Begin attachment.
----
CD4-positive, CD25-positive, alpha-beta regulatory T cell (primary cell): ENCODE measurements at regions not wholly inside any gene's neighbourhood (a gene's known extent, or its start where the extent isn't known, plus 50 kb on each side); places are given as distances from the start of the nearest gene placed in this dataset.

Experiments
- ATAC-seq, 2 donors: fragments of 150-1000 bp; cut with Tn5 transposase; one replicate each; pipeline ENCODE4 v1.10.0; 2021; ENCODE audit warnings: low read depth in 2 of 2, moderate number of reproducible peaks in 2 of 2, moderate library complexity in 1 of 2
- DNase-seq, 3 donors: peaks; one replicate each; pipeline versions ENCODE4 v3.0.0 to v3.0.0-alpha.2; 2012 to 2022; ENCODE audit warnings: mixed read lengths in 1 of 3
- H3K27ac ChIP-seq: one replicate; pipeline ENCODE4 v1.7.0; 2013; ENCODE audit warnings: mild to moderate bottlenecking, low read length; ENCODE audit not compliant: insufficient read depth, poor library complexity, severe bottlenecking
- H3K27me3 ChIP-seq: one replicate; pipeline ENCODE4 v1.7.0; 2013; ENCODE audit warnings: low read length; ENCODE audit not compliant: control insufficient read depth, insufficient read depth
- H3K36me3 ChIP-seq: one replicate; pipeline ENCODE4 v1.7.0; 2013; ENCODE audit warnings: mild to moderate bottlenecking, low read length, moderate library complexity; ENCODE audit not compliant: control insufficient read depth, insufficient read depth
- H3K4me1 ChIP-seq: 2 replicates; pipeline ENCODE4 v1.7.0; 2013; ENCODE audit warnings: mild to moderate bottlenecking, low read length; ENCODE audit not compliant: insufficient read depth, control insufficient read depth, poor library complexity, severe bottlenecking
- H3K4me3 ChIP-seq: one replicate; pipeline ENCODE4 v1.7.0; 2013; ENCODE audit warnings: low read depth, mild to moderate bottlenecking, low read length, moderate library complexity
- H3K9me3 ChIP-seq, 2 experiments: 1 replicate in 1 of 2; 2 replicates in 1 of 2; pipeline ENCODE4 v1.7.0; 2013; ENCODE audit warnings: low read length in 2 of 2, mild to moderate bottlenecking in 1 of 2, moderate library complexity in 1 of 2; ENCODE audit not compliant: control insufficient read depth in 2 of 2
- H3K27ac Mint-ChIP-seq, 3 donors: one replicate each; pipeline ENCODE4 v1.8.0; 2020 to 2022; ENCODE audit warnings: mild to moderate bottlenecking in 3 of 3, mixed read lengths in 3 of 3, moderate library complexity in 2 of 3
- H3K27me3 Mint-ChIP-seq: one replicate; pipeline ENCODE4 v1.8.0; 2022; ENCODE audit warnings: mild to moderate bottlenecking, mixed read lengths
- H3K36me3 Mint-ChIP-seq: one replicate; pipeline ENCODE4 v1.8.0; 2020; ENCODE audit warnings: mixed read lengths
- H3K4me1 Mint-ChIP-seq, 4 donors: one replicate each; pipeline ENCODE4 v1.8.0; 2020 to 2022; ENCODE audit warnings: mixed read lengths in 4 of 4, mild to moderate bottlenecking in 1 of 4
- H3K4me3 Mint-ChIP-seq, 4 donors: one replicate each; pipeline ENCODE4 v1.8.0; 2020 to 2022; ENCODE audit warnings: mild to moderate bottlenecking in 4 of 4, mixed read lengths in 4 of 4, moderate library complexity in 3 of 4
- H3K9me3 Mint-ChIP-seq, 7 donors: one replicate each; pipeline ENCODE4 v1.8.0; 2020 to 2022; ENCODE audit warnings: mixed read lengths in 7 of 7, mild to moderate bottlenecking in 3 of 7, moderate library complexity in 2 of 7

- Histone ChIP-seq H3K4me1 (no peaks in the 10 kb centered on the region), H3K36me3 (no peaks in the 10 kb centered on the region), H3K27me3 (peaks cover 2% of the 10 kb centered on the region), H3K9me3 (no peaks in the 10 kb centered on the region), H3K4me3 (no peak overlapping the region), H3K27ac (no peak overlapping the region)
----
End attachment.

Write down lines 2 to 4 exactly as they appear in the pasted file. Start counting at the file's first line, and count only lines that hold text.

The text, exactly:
Experiments
- ATAC-seq, 2 donors: fragments of 150-1000 bp; cut with Tn5 transposase; one replicate each; pipeline ENCODE4 v1.10.0; 2021; ENCODE audit warnings: low read depth in 2 of 2, moderate number of reproducible peaks in 2 of 2, moderate library complexity in 1 of 2
- DNase-seq, 3 donors: peaks; one replicate each; pipeline versions ENCODE4 v3.0.0 to v3.0.0-alpha.2; 2012 to 2022; ENCODE audit warnings: mixed read lengths in 1 of 3